Common Core test results — some encouraging, others dismal — start a new measure of school accountability with a bang
By Gary Walker
Long before last week’s release of the new Common Core state standardized testing results, Playa Vista Elementary School Principal Rebecca Johnson’s teachers were already teaching students the skills they’d need to perform well.
The school’s science, technology, engineering and mathematics (STEM) curriculum aligns well with the new exams, which Johnson and other educators say is much more demanding than the state’s previous testing model.
“In our curriculum, students are taught to demonstrate and articulate the kind of mathematical thinking and problem-solving associated with Common Core standards,” Johnson said.
The results back that up: The 540-student campus is one of only five LAUSD schools west of the 405 where more than half of students met or exceeded Common Core benchmarks for math and English.
Broadway Elementary School in Venice, Mar Vista Elementary School and Playa del Rey Elementary School are also on that prestigious short list.
At least half of the students at Open Magnet Charter School in Westchester, Goethe International Charter School in Del Rey and WISH Charter Elementary School in Westchester also met or exceeded benchmarks in both subjects.
Across all of LAUSD, only 33% of students passed the math test and only 25% passed the English test.
By contrast, most Santa Monica schools saw at least half their students pass both tests — an achievement for which SMMUSD Supt. Sandra Lyon credited an engaged local education landscape.
“We appreciate the efforts of our teachers, staff and PTA groups for helping our students understand the purpose of this testing and providing support to their students in preparation for these rigorous exams,” reads a statement by Lyon.
Not far from the affluent Playa Vista community, Playa del Rey Elementary School was also celebrating success and received a special letter of congratulations from interim LAUSD Supt Ramon Cortines.
“I have looked at your scores and you and your staff should be very proud,” Cortines wrote to Playa del Rey Elementary Principal Valencia Blue following a campus visit. “It was a pleasure visiting classrooms, to see what students are doing and to see the instructional leadership of teachers.”
At Playa del Rey Elementary, 53% of students passed the math test and 75% passed English — numbers Blue is especially proud of, considering that 61% of her students come from economically disadvantaged backgrounds.
“Our veteran teachers know how to teach. We took a stronger focus in engaging our students on projected-based solutions and critical thinking,” said Blue, who also attributed the school’s success to a “dedicated parent group that has helped to supplement our technology needs, and hard-working teachers and support staff.”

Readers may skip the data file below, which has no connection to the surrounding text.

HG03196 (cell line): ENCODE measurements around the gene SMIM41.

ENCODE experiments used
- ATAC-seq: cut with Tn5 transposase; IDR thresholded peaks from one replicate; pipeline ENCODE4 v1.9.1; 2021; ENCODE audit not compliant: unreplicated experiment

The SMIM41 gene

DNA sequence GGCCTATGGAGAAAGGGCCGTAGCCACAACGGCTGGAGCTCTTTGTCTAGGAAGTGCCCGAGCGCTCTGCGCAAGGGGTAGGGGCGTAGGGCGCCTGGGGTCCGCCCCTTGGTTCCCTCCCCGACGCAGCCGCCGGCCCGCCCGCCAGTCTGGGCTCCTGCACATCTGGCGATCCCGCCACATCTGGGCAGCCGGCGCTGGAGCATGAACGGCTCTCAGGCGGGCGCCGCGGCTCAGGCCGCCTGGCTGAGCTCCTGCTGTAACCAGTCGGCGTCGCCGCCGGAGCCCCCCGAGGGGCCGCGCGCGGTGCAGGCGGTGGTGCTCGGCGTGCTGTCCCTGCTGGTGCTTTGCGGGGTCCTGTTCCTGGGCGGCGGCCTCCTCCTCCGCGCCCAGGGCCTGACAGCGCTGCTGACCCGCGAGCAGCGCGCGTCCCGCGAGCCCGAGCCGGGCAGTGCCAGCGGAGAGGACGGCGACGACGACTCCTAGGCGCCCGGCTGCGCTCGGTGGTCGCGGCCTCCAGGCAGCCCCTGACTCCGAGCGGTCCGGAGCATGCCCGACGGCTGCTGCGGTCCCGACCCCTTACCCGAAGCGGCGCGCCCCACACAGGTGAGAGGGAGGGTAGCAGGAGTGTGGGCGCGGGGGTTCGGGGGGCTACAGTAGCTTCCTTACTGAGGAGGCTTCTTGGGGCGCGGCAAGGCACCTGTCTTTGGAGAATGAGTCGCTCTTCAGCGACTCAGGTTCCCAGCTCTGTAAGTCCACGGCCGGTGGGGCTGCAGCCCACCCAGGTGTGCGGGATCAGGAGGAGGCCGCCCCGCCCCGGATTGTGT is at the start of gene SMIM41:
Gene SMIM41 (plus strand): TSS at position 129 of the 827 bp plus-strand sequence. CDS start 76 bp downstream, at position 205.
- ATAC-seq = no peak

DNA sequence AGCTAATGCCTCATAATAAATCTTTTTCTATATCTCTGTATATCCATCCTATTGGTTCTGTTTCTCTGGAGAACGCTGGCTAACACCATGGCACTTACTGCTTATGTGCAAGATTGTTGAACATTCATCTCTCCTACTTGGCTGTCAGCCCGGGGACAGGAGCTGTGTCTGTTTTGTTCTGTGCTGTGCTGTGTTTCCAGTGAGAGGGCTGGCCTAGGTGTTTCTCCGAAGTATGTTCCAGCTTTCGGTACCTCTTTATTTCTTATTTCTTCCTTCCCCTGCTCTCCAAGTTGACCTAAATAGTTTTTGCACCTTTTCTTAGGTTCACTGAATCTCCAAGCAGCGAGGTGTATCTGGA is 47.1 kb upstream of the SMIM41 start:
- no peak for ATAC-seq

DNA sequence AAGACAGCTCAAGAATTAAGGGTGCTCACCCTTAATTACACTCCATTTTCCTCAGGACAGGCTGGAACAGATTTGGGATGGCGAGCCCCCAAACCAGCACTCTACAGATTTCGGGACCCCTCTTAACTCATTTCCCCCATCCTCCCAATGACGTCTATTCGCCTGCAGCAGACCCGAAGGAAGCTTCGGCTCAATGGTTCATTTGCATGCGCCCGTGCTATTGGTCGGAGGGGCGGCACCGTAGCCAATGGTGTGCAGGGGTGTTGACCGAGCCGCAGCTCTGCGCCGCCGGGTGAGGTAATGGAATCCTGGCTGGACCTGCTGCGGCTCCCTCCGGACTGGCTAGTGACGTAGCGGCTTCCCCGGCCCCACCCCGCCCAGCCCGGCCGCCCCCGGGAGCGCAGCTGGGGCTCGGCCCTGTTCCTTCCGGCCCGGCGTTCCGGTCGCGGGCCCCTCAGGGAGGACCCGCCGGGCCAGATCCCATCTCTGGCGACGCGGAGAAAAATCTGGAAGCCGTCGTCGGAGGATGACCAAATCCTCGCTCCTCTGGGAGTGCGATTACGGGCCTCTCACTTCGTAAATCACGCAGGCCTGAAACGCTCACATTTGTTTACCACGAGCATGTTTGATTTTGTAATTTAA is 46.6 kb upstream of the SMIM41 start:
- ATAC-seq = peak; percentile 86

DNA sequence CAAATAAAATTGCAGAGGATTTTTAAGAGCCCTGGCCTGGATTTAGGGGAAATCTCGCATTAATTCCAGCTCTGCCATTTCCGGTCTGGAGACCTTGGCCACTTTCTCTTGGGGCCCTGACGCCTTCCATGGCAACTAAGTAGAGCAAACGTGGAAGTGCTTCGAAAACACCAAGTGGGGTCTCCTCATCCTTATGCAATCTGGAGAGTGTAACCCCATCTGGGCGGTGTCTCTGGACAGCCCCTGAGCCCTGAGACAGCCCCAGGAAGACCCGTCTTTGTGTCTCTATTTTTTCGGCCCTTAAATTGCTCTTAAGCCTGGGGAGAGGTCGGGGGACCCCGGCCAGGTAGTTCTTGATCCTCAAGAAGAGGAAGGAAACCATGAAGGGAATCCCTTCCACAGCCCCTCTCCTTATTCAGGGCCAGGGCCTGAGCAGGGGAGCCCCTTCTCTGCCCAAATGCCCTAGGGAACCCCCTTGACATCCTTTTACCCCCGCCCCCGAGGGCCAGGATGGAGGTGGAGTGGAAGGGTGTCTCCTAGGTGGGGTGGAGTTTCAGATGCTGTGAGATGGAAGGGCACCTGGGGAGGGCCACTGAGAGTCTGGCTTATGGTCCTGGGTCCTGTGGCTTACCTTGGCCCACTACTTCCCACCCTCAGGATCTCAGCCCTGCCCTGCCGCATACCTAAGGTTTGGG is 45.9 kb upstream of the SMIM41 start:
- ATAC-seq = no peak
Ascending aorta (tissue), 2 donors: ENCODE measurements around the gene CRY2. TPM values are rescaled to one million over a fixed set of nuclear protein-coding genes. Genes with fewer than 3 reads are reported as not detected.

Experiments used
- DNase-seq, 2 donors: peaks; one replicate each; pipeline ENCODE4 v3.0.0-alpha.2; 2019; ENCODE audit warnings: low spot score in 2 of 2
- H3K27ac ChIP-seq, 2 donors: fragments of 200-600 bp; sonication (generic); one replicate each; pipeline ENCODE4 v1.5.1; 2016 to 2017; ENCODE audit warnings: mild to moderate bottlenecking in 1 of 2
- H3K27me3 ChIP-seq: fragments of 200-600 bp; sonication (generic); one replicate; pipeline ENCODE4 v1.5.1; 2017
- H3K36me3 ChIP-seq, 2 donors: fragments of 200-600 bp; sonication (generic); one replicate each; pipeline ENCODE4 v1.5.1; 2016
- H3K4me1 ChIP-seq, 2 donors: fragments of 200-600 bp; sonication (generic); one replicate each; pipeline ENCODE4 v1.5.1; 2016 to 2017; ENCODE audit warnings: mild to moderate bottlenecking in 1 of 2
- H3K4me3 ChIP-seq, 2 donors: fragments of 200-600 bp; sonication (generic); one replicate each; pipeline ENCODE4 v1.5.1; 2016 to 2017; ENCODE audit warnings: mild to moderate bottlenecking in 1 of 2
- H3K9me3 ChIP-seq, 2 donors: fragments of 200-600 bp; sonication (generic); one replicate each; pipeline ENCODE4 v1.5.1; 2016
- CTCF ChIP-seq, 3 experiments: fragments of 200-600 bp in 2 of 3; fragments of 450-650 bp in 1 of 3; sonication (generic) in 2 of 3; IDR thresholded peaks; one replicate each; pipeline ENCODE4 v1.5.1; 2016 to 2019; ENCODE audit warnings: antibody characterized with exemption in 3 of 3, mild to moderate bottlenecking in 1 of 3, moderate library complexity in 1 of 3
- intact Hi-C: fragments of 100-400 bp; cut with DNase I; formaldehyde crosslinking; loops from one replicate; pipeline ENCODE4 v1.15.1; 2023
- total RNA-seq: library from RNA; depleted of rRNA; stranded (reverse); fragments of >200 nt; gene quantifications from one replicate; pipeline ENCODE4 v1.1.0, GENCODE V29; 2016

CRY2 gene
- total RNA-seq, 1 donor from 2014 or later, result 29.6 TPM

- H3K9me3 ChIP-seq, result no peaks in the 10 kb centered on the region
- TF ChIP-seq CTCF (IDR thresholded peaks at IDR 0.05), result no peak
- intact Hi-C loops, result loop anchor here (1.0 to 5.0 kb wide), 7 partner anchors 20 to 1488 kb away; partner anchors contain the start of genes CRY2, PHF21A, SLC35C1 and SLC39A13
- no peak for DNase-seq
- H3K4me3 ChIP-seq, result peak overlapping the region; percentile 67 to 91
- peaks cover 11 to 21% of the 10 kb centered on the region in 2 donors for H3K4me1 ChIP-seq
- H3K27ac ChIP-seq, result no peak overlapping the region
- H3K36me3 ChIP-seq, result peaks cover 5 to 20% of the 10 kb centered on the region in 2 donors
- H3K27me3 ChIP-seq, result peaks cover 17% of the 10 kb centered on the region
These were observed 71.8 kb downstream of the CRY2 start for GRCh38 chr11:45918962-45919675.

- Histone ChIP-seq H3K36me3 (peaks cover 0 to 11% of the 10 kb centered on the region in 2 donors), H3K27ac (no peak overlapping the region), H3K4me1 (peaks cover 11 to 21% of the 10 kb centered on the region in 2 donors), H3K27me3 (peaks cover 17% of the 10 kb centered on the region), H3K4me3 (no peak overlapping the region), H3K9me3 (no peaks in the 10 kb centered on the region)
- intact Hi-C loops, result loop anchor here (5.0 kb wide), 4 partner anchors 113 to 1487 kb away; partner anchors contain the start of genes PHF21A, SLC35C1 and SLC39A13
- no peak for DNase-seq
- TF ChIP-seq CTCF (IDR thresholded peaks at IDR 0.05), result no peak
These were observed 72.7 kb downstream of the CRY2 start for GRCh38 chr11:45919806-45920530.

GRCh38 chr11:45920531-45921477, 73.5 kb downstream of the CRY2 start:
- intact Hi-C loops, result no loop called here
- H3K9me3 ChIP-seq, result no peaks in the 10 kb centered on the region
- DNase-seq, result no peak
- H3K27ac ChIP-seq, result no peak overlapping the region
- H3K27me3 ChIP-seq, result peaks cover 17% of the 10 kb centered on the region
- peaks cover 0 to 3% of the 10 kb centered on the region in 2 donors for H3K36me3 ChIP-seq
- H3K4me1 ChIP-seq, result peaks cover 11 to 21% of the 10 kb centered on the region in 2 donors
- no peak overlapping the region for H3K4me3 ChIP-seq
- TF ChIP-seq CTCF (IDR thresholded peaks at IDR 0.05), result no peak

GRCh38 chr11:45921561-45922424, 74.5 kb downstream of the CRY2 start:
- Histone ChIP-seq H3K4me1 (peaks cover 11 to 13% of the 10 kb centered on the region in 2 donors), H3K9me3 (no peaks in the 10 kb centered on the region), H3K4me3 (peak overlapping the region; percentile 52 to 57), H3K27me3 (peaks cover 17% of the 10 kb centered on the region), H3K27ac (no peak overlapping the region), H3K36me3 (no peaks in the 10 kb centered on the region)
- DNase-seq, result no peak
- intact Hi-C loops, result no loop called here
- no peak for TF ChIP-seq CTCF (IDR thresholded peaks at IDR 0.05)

For other local schools, the test results weren’t so encouraging.
Fewer than 20% of students at Marina del Rey Middle School, Mark Twain Middle School, Stoner Avenue Elementary School and Walgrove Avenue Elementary School passed the math tests. At Marina del Rey, Stoner and Mark Twain, fewer than 30% of students pass the English test.
At Venice High School, 17% of students met or exceeded the math benchmark.
At Westchester Enriched Science Magnets (formerly Westchester High), only 4% of students passed the Common Core math test.
Results for local charter schools also varied. Nearly three quarters of Open Magnet Charter students passed both tests but less than half of students passed either test at WISH Charter Middle School, Westchester Secondary Charter School, ICEF Vista Academy, and Animo Westside Charter Middle School.
But not everyone thinks the Common Core tests should be taken alone as a barometer for a school’s success.
“We can’t diagnose the context of education simply by looking at test scores. We need to take into account the impact of teacher turnover, [school] district politics, socioeconomics, access to technology and school leadership,” said Loyola Marymount University Professor Ernesto Colín, who specializes in urban education.
The good news, said Colín, is that test scores will likely improve as students and educators become more familiar with the Common Core standards.
“The new shift in testing and the [current] results are part of the growing pains,” he said.